There is no car-filled franchise more widely known, widely loved and even widely reviled than the Fast and the Furious movies. Everyone has seen at least a couple of them. And today, the first film of the franchise celebrates its 15th anniversary. (You can catch it one more time on the big screen tonight.) Fifteen years later, through all its ridiculousness, it has no equal in modern car films.
There hasn’t been a shortage of Fast & Furious jokes made over the years. Most of them are hilariously on point. Who needs to slam through 3,382 gears in a single quarter-mile run? Is a Corona really Dominic Toretto’s choice beer? Does physics, or any other discipline of science, actually play a role in these films? How many more sequels is Universal going to make?
That last one doesn’t actually have an answer, because as of May 2015, it has become the film studio’s biggest franchise of all time. They’ll probably stop making these movies when people stop going to see them. Which, if I’m going to be honest, is something that I’m never going to stop doing.
So, listen up, Universal: If you make Fast & Furious 17: Prison Escape from Saturn, you can be damned sure that I will get off my ass and go see it.
But no amount of CGI, no amount of international stunts, and no amount of Lykan Hypersports, can compare with the pure and humble goodness that was the first film. The one that hit theaters on June 22, 2001.
Back before the series transitioned to inexplicable international heist escapades—probably because the writers and marketers figured out that it isn’t the best idea to glamorize dangerous and illegal street racing—you had a movie with a simple conflict that never really left the greater Los Angeles area. It was about gangs, family, cars, and young love—real bread and butter stuff.
You had your group of street racers who stuck together like a family. By day, they hijacked moving trucks. By night, they ruled the LA streets. You had your undercover cop who infiltrated their ranks to put a stop to them, but wound up falling in love with them, and ultimately chose their lifestyle over his own. And your patriarchal figure was none other than Vin Diesel. Loyalty was important to him and he didn’t take shit from anybody. He made the movie.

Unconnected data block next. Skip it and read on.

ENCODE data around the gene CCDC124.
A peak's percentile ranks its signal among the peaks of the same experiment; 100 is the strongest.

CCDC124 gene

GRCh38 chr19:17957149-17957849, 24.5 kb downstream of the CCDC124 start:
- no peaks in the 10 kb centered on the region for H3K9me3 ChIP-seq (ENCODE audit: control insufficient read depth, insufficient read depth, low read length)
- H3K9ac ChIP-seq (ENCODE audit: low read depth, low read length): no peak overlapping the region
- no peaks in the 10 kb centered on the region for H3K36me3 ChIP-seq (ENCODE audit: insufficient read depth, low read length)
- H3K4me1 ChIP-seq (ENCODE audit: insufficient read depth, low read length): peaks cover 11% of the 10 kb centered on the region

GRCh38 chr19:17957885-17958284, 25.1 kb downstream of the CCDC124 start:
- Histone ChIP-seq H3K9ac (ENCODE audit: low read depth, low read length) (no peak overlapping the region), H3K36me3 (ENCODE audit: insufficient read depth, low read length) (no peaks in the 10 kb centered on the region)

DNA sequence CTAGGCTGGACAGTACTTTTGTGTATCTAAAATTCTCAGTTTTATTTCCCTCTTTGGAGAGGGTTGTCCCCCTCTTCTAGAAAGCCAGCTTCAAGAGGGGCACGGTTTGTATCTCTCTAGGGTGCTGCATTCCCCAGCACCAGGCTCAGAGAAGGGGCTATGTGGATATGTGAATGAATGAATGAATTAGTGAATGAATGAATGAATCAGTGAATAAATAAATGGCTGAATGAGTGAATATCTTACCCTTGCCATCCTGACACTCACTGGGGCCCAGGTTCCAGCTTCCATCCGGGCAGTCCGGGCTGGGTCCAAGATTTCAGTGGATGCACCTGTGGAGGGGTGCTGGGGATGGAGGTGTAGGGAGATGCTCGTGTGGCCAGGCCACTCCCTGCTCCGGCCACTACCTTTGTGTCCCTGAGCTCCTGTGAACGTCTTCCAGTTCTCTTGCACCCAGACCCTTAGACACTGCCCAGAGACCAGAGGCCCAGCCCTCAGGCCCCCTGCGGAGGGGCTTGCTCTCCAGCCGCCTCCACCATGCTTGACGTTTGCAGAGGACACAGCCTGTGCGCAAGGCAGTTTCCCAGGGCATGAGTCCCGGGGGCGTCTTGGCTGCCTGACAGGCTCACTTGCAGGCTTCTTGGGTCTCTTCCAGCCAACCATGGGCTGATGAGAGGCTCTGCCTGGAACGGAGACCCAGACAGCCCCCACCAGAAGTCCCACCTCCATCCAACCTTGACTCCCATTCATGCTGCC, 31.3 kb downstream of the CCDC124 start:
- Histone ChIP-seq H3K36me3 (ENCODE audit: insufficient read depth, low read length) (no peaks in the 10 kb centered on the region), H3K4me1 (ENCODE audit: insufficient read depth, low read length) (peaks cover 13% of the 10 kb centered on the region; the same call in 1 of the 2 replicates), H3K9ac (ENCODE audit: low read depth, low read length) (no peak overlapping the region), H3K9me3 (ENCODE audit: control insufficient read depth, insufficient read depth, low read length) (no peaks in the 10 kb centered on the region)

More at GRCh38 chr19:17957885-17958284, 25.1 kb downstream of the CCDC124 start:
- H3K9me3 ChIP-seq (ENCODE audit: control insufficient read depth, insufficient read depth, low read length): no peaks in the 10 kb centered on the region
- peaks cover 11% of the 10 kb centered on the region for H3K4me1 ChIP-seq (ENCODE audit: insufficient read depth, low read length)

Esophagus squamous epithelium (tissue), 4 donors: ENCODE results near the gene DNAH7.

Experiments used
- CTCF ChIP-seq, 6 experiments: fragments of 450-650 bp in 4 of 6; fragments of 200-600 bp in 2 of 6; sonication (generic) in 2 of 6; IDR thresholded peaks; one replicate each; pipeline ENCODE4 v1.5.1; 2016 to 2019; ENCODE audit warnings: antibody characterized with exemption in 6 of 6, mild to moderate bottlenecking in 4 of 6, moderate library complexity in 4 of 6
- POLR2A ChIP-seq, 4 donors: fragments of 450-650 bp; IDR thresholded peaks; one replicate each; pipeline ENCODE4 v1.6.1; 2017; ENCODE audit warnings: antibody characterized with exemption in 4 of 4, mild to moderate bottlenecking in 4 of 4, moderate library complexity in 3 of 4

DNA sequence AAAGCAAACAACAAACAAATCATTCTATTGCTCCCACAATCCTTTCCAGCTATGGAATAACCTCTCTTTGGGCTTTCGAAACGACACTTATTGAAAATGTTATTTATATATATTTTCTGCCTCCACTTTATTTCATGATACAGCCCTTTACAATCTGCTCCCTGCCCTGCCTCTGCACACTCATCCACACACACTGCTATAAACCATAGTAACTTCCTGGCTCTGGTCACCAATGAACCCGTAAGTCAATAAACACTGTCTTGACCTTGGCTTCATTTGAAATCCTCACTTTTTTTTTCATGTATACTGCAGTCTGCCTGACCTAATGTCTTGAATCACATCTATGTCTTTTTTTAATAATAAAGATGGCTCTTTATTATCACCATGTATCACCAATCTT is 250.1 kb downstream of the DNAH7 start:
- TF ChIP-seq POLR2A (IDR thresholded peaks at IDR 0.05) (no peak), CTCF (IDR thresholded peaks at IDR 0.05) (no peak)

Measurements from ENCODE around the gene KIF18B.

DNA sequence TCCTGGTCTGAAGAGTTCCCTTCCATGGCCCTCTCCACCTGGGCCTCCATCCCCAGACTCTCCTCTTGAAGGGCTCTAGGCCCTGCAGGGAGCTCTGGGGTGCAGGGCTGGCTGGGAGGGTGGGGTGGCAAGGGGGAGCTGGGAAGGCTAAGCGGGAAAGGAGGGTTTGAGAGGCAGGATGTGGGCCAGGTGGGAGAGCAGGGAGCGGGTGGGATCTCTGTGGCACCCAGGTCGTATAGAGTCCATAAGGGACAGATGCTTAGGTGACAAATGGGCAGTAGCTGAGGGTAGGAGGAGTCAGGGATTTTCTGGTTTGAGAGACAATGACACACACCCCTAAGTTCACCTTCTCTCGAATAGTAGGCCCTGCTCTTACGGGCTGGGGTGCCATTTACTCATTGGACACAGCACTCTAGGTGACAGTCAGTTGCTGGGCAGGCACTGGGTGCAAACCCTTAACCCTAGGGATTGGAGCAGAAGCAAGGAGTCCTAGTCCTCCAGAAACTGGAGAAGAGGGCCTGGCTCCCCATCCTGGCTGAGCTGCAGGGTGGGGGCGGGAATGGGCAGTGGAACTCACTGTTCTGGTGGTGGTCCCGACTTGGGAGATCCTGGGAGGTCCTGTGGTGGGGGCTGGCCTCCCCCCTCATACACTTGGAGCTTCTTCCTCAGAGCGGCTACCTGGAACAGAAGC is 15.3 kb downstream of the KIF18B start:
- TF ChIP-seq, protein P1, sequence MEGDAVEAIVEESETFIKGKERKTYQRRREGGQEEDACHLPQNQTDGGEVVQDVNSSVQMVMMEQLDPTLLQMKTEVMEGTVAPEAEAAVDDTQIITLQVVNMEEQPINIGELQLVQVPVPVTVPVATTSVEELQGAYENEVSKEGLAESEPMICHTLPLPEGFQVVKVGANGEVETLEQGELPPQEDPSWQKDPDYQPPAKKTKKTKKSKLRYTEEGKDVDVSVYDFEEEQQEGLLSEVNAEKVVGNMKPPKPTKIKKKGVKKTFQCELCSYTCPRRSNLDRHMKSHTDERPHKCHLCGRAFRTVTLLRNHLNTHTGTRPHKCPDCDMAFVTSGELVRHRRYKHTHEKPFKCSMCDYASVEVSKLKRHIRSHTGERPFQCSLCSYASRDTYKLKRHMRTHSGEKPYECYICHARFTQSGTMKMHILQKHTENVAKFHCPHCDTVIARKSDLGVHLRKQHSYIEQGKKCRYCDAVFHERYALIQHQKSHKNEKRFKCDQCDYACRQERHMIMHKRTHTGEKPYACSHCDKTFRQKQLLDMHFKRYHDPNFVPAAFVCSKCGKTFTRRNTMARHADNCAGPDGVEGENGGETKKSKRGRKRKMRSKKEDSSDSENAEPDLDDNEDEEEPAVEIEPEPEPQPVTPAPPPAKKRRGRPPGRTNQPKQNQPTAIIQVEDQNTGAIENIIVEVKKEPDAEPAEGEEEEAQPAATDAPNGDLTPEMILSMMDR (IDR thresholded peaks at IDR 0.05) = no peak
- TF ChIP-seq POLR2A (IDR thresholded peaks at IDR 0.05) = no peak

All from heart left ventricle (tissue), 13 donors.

Its importance to car culture cannot be overstated. Those 1990s tuner cars were our generation’s hot rods. They were the Cool Things. You watched that movie and instantly understood that a yawning exhaust pipe was definitely the answer to all your problems. You built your street cred around an Integra with an unpainted front body kit and a catback exhaust and you were set.
And the quotes. My god, the quotes. The Fast and the Furious was chock-full of wonderful lines and questionable life advice that somehow resonated with a huge cop of young people. You could whip these out at any car meet and you’d make instant friends:
“I live my life a quarter mile at a time . . . For those ten seconds or less, I’m free.”
“Ask any racer. Any real racer. It don’t matter if you win by an inch or a mile. Winning’s winning.”
“More than you can afford, pal. Ferrari.” Followed, of course, by “Smoke ‘em.”
“Spirit. Thank you. Thank you for providing us with the direct-port nitrous . . . uh . . . injection, four-core intercoolers, and ball-bearing turbos, and . . . um . . . titanium valve springs. Thank you.”
“I smell . . . skanks.” (That one probably hasn’t held up so well.)
The film made you root for the gearheads and the street racers. You didn’t care that they pulled some highly illegal shit. The point was that they loved cars and so did you and that’s why this whole thing matters in the first place.
And, of course, there was Paul.
Is there anything as majestic as early-2000s Paul Walker? With baby blue eyes, a winning smile, a penchant for using the word “dude” and sun-bleached hair, he was basically perfection.
We were there when his character went on his first date with Mia Toretto and when he sat down to his first Toretto barbecue. He busted Dom out of jail. He had a son with Mia. We were there for all of it; we grew up with him.
Off screen, Walker was just as immersed in car culture as his character. He loved BMWs. He was an avid car collector. He participated in track days. Watching the films just isn’t the same when you know that he’s gone. Every time I watch the tribute at the end of Furious 7, I cry like a goddamn baby. It’s why it hit people who love cars so hard when he died. We didn’t just lose some actor. We lost one of our own.
Weave through the topical silliness of the movie and you suddenly hit upon a film that impeccably balances its sentiment with its characters: That family will always have your back. That just because you might not always have a home to return to, there will be people who will let you into theirs. It was the right film for the right time because it had absolutely nothing to prove to anyone. It didn’t need to outdo anything. And none of its sequels—not even Tokyo Drift, which may in fact be the greatest film of all time—can match its resonance.
Go see the movie tonight, if you can. It’s a good way to relive some of the old magic. See where it all began. And if we could, we’d have the tuna. No crust.